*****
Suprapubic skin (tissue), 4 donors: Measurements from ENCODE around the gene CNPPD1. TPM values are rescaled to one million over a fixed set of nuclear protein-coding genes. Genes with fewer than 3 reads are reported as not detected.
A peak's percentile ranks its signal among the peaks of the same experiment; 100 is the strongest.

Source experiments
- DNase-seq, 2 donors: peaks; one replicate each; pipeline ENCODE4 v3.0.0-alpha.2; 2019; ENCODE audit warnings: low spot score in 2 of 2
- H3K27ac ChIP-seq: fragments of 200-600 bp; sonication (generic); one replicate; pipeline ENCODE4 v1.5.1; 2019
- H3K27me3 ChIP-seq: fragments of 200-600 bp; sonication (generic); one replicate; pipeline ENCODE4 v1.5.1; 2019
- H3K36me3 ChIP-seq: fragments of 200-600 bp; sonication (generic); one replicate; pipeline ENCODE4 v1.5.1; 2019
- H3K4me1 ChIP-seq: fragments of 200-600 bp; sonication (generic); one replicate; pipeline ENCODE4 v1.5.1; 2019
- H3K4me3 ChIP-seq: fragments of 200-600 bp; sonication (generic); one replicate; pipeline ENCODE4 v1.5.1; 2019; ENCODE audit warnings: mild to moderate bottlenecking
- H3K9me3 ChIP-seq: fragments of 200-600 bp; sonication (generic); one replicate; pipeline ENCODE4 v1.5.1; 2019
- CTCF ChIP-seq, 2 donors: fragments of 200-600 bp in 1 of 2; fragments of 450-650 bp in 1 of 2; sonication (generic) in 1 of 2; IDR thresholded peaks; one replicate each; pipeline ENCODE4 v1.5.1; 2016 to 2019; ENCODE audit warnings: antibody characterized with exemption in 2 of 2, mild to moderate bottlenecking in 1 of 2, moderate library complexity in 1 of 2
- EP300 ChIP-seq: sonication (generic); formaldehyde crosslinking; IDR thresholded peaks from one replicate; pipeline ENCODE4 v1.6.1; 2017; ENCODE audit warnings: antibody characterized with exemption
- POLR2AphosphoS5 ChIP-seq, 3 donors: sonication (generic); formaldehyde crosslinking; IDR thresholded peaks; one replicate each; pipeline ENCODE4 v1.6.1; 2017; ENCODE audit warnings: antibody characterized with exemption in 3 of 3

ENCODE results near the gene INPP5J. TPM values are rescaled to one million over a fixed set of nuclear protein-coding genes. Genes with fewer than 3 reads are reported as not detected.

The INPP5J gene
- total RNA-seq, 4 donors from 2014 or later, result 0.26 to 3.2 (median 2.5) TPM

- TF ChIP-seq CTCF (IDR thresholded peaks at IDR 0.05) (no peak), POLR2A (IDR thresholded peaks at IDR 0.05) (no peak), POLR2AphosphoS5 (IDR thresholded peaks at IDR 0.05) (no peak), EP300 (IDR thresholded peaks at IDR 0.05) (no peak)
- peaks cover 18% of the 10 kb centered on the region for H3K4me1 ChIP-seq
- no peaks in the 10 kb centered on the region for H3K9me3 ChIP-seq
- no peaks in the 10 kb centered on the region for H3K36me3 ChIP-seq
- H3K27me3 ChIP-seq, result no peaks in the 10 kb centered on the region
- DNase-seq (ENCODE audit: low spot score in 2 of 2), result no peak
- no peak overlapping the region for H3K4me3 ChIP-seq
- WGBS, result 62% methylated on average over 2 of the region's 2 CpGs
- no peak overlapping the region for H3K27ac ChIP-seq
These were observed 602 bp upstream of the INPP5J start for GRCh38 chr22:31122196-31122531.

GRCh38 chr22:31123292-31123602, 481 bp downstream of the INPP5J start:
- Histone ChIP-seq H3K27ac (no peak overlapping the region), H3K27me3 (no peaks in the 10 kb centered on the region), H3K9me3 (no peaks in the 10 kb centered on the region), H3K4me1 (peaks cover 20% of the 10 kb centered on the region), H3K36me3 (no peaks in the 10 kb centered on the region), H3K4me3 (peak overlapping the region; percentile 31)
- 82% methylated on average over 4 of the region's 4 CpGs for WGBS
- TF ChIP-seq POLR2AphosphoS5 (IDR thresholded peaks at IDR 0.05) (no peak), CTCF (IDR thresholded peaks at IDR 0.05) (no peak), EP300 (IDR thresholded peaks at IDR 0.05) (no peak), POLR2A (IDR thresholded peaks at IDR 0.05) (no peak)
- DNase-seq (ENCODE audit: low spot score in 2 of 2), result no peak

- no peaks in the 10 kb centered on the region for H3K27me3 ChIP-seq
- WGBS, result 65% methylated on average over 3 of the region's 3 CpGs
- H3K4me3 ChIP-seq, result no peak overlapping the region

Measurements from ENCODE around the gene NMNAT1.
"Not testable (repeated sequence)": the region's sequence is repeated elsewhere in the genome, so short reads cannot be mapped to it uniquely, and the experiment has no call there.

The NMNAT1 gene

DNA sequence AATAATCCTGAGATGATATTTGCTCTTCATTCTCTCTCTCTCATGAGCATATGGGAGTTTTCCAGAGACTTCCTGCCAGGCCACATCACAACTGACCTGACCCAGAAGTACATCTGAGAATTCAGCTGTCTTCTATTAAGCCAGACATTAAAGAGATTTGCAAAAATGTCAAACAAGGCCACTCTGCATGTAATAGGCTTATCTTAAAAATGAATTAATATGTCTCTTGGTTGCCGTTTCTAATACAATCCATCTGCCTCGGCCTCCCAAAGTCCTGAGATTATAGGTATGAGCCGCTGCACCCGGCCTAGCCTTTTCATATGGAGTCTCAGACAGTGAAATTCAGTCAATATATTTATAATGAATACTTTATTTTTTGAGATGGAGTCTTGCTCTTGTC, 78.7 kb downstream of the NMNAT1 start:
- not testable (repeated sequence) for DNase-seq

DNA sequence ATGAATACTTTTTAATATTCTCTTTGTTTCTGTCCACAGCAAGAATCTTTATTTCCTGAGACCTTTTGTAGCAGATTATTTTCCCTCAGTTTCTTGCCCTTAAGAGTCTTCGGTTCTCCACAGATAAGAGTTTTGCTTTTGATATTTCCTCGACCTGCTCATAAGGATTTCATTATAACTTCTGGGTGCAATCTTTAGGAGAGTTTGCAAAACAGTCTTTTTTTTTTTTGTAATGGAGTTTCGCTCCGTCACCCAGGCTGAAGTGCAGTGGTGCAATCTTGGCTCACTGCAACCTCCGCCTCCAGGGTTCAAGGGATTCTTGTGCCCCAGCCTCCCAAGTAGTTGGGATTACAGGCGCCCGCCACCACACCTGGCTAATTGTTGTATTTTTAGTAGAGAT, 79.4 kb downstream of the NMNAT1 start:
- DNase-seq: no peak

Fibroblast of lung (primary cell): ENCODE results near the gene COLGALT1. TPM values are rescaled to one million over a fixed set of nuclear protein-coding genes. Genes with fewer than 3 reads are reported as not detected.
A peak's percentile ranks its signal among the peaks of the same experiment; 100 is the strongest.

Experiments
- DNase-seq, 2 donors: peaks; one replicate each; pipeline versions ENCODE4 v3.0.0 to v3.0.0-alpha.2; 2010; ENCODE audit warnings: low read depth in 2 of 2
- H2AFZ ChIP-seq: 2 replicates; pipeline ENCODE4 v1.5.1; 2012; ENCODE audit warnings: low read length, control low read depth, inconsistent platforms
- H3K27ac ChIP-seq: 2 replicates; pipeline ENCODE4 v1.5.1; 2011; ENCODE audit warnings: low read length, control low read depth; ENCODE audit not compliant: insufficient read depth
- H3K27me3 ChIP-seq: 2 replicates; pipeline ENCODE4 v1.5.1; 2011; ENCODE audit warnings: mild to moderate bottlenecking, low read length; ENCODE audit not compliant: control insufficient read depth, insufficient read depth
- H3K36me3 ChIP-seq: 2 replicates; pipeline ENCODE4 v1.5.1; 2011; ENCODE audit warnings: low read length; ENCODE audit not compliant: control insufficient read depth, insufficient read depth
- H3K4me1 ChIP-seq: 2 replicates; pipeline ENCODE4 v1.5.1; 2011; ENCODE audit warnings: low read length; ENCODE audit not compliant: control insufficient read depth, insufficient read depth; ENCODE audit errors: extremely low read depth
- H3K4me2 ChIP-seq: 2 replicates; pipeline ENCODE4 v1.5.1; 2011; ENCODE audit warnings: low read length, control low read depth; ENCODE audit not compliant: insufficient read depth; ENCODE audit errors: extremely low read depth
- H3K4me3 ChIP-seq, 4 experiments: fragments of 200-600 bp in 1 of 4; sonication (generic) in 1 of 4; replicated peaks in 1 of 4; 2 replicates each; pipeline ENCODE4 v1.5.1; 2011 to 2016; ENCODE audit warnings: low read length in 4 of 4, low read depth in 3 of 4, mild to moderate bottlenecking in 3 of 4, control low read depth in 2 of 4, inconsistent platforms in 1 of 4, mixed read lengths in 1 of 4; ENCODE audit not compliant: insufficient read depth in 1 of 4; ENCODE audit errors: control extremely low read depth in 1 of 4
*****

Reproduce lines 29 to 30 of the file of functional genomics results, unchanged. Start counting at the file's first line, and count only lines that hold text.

- 82% methylated on average over 4 of the region's 4 CpGs for WGBS
- TF ChIP-seq POLR2AphosphoS5 (IDR thresholded peaks at IDR 0.05) (no peak), CTCF (IDR thresholded peaks at IDR 0.05) (no peak), EP300 (IDR thresholded peaks at IDR 0.05) (no peak), POLR2A (IDR thresholded peaks at IDR 0.05) (no peak)